Veiled chameleons are very prone to respiratory disease. This is why glass tanks are not recommended enclosures, as we have already touched on. Respiratory disease is an infection in the respiratory tract or lungs. Symptoms include:

  • Difficulty breathing
  • Mucus around the nose or mouth
  • Excessive saliva
  • Wheezing
  • Bubbles in mouth
  • Pointing head upwards to breathe
  • Gaping

Your chameleon may need antibiotics to treat the infection and you should go to a vet as soon as possible to confirm the diagnosis and get treatment. Most respiratory disease are caused by environmental problems, such as stagnant air, dampness and low temperatures. You should carefully adjust their habitat’s temperature and humidity to ensure that this health problem does not happen again.

  1. Mouth Rot

Another common infection that ails veiled chameleons is mouth rot, also known as stomatitis. It usually occurs due to food caught in their teeth or cuts in their gums that promote infection. Signs that your reptile may be suffering from mouth rot include:

  • Less interest in water and food
  • Thickened saliva
  • Yellow plaque in the mouth
  • Yellow pus in or around the mouth
  • Swelling in the gums, mouth, or even face

As with all infections, they could be fatal if left untreated. Go to your vet for treatment. Once again, keeping your pet strong and healthy is the best way to prevent this health issue taking hold. Check that their environment meets the high standards we have outlined in this article.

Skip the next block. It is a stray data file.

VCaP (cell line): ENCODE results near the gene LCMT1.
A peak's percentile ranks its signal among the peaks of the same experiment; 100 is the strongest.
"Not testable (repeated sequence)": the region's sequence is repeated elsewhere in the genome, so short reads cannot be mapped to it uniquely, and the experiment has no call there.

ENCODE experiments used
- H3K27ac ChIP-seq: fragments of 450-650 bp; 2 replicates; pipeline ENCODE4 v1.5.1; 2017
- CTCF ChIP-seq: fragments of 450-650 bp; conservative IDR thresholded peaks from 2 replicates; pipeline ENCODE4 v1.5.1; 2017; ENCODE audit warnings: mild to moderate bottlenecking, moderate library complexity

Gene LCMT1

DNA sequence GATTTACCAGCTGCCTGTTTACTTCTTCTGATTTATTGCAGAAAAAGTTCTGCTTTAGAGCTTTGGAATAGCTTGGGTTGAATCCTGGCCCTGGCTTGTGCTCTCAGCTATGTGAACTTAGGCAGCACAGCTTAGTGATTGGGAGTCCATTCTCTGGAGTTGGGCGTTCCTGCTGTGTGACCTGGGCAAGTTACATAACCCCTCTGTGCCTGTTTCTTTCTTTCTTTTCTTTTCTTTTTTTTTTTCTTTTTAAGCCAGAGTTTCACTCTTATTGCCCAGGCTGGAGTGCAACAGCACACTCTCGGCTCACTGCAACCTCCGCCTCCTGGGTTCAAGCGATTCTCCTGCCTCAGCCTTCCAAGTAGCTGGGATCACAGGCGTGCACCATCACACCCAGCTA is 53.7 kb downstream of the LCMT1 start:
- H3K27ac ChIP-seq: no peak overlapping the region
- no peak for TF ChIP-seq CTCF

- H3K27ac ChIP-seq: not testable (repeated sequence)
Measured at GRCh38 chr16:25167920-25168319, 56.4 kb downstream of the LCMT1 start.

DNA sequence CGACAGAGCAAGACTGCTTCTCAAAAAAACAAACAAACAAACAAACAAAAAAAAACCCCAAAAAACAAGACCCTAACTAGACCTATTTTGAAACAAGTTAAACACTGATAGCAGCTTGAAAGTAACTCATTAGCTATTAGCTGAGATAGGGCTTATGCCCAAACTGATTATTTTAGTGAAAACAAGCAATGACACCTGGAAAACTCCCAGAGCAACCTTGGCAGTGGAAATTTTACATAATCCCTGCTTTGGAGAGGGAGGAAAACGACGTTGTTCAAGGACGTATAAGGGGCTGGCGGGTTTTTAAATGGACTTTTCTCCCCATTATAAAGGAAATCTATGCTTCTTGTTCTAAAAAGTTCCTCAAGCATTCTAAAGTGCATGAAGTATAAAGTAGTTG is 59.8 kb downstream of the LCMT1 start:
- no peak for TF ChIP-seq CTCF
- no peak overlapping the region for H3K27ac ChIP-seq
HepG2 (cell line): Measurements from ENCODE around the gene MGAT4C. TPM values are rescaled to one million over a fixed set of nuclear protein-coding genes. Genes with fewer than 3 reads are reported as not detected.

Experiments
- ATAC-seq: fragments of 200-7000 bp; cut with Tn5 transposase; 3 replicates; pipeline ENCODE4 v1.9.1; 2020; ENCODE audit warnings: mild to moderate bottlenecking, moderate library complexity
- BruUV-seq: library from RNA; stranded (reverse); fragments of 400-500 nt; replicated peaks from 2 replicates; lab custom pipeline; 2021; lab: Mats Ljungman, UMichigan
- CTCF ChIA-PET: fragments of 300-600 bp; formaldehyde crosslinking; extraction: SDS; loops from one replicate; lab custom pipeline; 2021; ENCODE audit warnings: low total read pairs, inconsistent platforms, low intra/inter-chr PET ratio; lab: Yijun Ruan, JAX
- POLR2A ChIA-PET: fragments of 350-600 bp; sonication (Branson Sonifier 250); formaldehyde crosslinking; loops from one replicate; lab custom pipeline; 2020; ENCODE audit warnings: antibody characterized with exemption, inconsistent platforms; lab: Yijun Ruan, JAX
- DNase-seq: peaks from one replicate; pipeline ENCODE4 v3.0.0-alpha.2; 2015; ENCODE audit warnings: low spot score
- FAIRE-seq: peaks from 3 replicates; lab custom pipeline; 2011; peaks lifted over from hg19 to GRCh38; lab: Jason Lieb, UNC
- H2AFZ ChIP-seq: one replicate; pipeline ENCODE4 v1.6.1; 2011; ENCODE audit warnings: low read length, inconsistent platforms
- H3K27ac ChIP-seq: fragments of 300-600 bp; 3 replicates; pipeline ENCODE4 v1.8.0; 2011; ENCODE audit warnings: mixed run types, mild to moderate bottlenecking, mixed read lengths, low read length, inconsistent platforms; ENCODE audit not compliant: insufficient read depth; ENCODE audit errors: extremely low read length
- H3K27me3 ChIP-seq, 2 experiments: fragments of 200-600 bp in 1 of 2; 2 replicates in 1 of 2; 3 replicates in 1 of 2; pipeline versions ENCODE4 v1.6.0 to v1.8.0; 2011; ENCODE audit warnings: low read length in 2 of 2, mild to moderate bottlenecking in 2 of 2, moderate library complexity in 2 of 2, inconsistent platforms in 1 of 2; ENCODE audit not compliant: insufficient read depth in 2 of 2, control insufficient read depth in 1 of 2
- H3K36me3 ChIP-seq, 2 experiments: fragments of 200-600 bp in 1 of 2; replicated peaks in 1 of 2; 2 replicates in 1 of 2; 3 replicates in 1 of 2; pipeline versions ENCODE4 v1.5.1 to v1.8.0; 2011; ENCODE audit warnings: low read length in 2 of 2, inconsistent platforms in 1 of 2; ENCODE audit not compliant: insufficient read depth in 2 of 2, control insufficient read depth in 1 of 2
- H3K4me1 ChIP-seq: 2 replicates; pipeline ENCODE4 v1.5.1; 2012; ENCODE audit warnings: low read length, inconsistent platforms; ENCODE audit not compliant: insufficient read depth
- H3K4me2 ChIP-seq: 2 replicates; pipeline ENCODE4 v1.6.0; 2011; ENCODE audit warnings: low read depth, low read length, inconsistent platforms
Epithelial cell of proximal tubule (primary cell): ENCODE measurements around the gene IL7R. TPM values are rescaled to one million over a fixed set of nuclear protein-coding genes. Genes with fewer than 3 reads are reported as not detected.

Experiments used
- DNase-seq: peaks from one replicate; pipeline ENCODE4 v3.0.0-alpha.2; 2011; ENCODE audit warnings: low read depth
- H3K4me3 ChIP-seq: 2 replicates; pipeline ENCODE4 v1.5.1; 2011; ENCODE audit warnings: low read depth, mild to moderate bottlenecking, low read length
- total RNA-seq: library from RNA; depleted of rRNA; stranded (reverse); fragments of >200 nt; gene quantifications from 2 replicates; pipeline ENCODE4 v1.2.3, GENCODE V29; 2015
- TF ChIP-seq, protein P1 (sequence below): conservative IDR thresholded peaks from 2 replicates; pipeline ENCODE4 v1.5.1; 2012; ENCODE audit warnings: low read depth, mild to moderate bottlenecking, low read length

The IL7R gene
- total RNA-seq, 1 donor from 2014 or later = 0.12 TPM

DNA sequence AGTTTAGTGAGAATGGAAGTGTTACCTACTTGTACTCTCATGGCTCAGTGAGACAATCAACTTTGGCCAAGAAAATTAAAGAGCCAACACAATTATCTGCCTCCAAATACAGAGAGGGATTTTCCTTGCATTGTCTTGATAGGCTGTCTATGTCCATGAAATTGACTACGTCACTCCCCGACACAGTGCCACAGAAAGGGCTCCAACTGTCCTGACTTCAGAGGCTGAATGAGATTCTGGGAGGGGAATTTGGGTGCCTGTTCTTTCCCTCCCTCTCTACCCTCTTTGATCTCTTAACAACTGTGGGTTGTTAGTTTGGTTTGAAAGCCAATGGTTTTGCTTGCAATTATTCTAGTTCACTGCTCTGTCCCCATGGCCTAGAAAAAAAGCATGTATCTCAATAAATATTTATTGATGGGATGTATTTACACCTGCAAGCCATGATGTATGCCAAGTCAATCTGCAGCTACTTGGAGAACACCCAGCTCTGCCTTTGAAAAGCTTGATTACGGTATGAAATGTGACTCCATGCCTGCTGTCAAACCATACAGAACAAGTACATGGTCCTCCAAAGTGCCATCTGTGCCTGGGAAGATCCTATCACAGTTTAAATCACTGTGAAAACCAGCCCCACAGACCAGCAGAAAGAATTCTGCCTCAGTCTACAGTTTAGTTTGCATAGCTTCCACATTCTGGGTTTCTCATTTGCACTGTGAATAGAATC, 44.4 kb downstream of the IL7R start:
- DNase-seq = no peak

Related Post: Bearded Dragon – Complete Care Guide and Introduction


  1. Kenneth L. Krysko, The Veiled Chameleon, Chamaeleo Calyptratus: A New Exotic Lizard Species In Florida, Explore JSTOR
  2. Robin M. Andrews, Effects Of Temperature And Moisture On Embryonic Diapause Of The Veiled Chameleon (Chamaeleo Calyptratus), Wiley Online Library
  3. MarcelaBuchtova, Odontogenesis in the Veiled Chameleon, ScienceDirect
  1. alternative charlottes web cbd oil
    Apr 11, 2021

    I was wondering if you ever thought of changing the structure of your site?

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  2. Jade
    May 15, 2019

    You should not give a chameleon dusted calcium once a day, that will lead to calcium overdose and death. Baby chameleons should have calcium supplements no more than 3 times a week and adults once or twice a month. This is coming from an exotic reptile vet with pet chameleons.